Inaugural Tokyo-Washington Dialogue: “The US-Japan Alliance After 3/11”

Washington, D.C., United States

It is a great pleasure and honor to be given this opportunity to speak before you today at this inaugural dialogue to consider the U.S.-Japanese alliance in the wake of the tragedy of March 11th. I wish to express my sincere appreciation to everyone whose efforts have enabled this symposium to take place: especially The Stimson Center, the Ocean Policy Research Foundation, the Sasakawa Peace Foundation USA, and all our friends both in Japan and here in the United States.

As many of you know, this symposium was originally scheduled to take place in May; then the disastrous events that occurred in Japan on March 11th forced its postponement. Nearly six months have now passed since the disaster. During this time, we Japanese have learned a great deal; and we have come to look differently at various things. Among them, the most significant, I believe, is the vital importance of good relations between Japan and the United States. The speed and scale of the disaster relief activities undertaken under the American military’s “Operation Tomodachi” made many Japanese aware of the importance of maintaining close ties with the U.S. Also, the donations raised by the U.S. – from the grass-roots level to the industrial sector – are contributing greatly to recovery in the affected regions. I would like to take this opportunity to express my deepest appreciation to the people of the United States for your generous and warm support.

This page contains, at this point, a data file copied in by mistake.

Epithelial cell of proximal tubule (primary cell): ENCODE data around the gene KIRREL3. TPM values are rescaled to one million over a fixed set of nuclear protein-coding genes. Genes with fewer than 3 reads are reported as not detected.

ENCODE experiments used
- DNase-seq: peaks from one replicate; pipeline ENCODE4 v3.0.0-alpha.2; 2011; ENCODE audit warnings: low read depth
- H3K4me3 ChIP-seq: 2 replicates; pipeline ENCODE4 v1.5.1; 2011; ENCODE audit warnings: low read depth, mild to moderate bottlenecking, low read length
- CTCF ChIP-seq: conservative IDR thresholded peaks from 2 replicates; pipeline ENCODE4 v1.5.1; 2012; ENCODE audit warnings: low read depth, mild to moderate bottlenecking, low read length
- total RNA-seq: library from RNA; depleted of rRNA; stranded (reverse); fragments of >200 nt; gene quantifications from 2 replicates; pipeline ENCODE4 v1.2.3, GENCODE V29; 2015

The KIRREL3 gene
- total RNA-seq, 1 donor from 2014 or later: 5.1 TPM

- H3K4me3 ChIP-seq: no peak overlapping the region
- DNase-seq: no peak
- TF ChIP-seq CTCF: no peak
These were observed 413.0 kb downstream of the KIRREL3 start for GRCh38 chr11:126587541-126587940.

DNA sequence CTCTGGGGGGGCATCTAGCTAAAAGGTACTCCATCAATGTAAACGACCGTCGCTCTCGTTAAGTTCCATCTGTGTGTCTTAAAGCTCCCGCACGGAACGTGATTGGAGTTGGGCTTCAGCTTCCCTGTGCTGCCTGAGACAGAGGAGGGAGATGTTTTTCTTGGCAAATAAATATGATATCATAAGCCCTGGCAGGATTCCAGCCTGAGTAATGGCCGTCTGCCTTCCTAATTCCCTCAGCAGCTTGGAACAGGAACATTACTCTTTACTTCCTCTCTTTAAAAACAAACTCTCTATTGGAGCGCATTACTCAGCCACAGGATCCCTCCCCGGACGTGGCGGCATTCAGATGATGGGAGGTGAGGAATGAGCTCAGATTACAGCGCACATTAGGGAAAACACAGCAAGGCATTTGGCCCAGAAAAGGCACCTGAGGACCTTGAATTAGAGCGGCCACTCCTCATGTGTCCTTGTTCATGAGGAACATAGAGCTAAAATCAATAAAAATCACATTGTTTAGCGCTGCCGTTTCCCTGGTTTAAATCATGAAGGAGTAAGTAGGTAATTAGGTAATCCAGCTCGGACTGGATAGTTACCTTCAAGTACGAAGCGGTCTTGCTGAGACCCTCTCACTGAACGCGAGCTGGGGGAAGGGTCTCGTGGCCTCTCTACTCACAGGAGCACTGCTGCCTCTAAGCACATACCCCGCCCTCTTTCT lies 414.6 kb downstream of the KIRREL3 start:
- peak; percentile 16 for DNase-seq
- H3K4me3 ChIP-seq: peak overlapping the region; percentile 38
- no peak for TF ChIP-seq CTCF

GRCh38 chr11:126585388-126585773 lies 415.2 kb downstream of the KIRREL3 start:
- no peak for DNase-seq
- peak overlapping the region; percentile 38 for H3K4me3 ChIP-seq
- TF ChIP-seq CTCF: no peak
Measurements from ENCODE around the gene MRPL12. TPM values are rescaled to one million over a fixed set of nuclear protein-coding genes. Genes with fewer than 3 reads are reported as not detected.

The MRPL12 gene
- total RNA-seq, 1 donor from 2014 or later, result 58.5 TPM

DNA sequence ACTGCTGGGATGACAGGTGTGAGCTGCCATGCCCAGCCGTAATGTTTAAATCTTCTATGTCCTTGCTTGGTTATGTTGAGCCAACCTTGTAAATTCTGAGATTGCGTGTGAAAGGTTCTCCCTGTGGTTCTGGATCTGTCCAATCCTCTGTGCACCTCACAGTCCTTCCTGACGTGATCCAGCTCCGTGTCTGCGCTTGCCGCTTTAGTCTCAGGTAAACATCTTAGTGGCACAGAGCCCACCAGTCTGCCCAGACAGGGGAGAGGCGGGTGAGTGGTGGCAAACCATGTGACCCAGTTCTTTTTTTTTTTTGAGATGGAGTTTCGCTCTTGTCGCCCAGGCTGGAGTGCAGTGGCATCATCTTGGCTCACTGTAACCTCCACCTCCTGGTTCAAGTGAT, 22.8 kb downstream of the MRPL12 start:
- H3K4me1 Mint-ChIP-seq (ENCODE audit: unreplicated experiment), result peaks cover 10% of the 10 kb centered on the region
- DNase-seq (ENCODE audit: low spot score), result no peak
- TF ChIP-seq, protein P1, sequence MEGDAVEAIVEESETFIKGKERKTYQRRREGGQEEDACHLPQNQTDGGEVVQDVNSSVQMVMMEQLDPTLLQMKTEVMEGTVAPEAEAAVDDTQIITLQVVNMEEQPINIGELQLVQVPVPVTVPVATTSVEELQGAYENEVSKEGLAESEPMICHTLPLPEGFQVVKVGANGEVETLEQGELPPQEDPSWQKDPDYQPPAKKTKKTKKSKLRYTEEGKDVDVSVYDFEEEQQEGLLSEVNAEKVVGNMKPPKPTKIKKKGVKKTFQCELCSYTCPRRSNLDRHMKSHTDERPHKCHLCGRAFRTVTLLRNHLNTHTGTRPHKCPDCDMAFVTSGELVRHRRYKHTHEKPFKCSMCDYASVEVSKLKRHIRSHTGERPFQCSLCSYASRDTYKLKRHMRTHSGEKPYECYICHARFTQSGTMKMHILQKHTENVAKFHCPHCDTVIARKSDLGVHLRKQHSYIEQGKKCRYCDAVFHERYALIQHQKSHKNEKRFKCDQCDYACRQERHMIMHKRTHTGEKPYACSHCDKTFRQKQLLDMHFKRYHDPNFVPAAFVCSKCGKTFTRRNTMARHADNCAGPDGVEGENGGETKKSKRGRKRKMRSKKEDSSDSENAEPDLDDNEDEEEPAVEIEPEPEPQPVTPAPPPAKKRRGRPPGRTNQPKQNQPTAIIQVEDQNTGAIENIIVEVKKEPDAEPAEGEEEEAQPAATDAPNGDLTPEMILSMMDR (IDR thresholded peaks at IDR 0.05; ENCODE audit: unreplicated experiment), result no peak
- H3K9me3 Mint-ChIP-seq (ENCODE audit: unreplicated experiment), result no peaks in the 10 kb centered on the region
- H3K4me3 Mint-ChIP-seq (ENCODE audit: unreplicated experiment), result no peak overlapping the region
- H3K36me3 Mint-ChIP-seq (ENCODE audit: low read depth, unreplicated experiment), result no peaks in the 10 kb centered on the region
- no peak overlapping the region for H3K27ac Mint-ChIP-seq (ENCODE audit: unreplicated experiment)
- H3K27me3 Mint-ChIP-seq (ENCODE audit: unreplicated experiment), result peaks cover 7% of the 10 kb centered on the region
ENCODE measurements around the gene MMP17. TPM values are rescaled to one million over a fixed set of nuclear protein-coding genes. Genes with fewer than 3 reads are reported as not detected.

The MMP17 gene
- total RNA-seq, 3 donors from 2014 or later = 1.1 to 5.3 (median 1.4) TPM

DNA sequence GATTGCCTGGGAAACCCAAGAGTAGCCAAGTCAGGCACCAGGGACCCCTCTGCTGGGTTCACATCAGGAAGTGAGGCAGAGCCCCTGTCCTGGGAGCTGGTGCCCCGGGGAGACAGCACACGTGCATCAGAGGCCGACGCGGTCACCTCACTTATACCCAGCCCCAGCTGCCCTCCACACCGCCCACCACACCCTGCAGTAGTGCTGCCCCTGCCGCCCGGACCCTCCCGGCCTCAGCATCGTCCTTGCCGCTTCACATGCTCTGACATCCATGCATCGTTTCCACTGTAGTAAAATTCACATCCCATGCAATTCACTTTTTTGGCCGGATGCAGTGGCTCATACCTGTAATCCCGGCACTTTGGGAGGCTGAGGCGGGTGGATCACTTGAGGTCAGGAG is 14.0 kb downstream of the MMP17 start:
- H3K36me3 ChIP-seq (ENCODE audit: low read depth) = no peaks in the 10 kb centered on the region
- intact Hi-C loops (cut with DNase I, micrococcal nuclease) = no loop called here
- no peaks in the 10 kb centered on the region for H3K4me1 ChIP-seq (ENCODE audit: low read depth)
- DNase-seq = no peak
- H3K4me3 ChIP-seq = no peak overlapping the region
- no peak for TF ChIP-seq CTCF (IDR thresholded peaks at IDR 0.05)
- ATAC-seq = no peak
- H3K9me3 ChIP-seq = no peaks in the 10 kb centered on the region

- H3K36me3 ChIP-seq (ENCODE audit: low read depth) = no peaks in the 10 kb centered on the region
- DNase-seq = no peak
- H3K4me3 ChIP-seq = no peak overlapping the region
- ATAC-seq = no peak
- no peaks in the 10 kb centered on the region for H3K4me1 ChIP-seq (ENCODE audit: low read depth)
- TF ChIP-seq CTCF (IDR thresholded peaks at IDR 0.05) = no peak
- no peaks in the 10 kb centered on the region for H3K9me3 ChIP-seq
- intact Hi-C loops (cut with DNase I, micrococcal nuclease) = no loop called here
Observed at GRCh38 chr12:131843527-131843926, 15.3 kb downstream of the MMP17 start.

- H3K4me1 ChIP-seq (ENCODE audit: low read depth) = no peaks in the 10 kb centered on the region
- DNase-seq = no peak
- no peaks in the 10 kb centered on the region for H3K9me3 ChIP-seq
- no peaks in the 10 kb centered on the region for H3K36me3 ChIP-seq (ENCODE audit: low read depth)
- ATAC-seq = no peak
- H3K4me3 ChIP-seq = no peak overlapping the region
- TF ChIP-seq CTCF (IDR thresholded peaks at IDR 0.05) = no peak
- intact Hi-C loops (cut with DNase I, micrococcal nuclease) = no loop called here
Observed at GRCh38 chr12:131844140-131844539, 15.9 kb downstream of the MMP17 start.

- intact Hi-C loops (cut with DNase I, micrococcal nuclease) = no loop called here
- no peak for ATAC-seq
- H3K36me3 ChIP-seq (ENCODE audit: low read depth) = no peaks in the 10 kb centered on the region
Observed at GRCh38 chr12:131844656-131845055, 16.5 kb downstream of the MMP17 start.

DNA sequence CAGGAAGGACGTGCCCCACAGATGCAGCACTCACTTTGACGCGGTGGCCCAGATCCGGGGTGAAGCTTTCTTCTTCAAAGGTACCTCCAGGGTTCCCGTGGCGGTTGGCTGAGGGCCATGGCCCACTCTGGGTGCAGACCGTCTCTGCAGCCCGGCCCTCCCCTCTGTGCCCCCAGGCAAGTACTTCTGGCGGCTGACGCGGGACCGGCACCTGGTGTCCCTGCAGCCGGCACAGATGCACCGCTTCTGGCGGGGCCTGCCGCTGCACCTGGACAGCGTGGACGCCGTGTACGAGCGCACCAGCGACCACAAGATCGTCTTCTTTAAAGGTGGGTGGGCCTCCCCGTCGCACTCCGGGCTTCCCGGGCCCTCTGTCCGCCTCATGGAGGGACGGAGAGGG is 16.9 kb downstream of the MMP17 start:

Since March 11th, the average Japanese citizen has come, in this way, to realize once more how vitally linked our two countries are. However, at the same time, there is concern that positive dialogue between our two governments often breaks down. Important agreements supposedly reached between our two countries last year – concerning national security, economic issues, and cultural and personal exchanges – have apparently failed to go forward. Moreover, issues relating to the reorganization of U.S. military bases in Okinawa and to our Economic Partnership Agreement have been put on hold. Allowing these matters to remain in limbo is of benefit to neither side.

Unfortunately, discussions toward resolving these various issues have made no headway, especially because of Japan’s unstable political situation. I sincerely hope that with the formation of a new Cabinet under Prime Minister Noda, efforts will now resume quickly toward resolving these matters.

As you all know, global society today is undergoing structural changes of historic proportion, symbolized by the emergence of China and the other developing countries. Too little discussion is taking place today, however, concerning what new roles the U.S.-Japanese partnership should play globally in such times, from a medium to long-term perspective. This is a situation that causes me even greater concern. These are times when the U.S. and Japan should be working together to draw up a new blueprint for establishing a solid partnership that will continue long into the future. What’s needed today, I believe, is for the private and public sector to come together to create a framework that will enable ongoing discussions from a long-term perspective, even as immediate issues are being addressed.

In 2008 and 2009 The Nippon Foundation organized three sessions of the U.S.-Japan Sea Power Dialogue, convened in Tokyo and Washington. Last year, we held a symposium marking 150 years of amity between Japan and the U.S. and the 50th anniversary of the Treaty of Mutual Cooperation and Security between our two countries. As organizer of these events, we gave much thought to U.S.-Japanese relations. And the feeling we came away with was that seeking ways to resolve specific immediate issues is not enough. What’s also needed are opportunities for taking U.S.-Japanese relations forward to a new stage through wide-ranging discussions within a greater, global context. Your gathering here today, as leaders who can impact U.S.-Japanese relations today and tomorrow, and your engaging in free and open discussions, will unquestionably serve as a first step toward achieving that goal.